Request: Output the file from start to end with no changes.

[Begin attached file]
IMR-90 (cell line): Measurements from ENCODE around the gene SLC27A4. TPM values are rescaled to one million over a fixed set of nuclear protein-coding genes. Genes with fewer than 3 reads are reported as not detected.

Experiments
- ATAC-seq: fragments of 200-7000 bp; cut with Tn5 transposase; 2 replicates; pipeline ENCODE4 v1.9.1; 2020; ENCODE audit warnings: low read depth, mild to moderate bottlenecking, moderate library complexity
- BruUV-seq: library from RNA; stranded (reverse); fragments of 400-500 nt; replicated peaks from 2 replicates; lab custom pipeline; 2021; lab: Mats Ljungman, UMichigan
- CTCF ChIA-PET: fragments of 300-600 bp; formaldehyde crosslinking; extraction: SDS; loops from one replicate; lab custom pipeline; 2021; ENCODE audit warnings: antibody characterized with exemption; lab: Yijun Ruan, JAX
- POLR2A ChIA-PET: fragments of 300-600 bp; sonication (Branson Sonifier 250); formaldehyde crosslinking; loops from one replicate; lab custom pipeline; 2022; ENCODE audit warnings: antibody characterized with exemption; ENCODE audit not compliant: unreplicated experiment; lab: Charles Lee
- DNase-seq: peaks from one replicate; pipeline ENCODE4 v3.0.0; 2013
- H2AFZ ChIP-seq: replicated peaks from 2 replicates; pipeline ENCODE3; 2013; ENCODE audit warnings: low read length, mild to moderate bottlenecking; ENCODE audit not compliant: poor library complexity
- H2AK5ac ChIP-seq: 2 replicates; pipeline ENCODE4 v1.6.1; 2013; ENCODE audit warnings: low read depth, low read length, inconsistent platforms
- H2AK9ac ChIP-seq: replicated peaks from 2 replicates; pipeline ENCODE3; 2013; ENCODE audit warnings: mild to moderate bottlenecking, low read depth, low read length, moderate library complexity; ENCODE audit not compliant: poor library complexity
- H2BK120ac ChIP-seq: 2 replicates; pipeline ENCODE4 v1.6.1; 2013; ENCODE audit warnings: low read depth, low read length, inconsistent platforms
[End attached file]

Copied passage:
IMR-90 (cell line): Measurements from ENCODE around the gene SLC27A4. TPM values are rescaled to one million over a fixed set of nuclear protein-coding genes. Genes with fewer than 3 reads are reported as not detected.

Experiments
- ATAC-seq: fragments of 200-7000 bp; cut with Tn5 transposase; 2 replicates; pipeline ENCODE4 v1.9.1; 2020; ENCODE audit warnings: low read depth, mild to moderate bottlenecking, moderate library complexity
- BruUV-seq: library from RNA; stranded (reverse); fragments of 400-500 nt; replicated peaks from 2 replicates; lab custom pipeline; 2021; lab: Mats Ljungman, UMichigan
- CTCF ChIA-PET: fragments of 300-600 bp; formaldehyde crosslinking; extraction: SDS; loops from one replicate; lab custom pipeline; 2021; ENCODE audit warnings: antibody characterized with exemption; lab: Yijun Ruan, JAX
- POLR2A ChIA-PET: fragments of 300-600 bp; sonication (Branson Sonifier 250); formaldehyde crosslinking; loops from one replicate; lab custom pipeline; 2022; ENCODE audit warnings: antibody characterized with exemption; ENCODE audit not compliant: unreplicated experiment; lab: Charles Lee
- DNase-seq: peaks from one replicate; pipeline ENCODE4 v3.0.0; 2013
- H2AFZ ChIP-seq: replicated peaks from 2 replicates; pipeline ENCODE3; 2013; ENCODE audit warnings: low read length, mild to moderate bottlenecking; ENCODE audit not compliant: poor library complexity
- H2AK5ac ChIP-seq: 2 replicates; pipeline ENCODE4 v1.6.1; 2013; ENCODE audit warnings: low read depth, low read length, inconsistent platforms
- H2AK9ac ChIP-seq: replicated peaks from 2 replicates; pipeline ENCODE3; 2013; ENCODE audit warnings: mild to moderate bottlenecking, low read depth, low read length, moderate library complexity; ENCODE audit not compliant: poor library complexity
- H2BK120ac ChIP-seq: 2 replicates; pipeline ENCODE4 v1.6.1; 2013; ENCODE audit warnings: low read depth, low read length, inconsistent platforms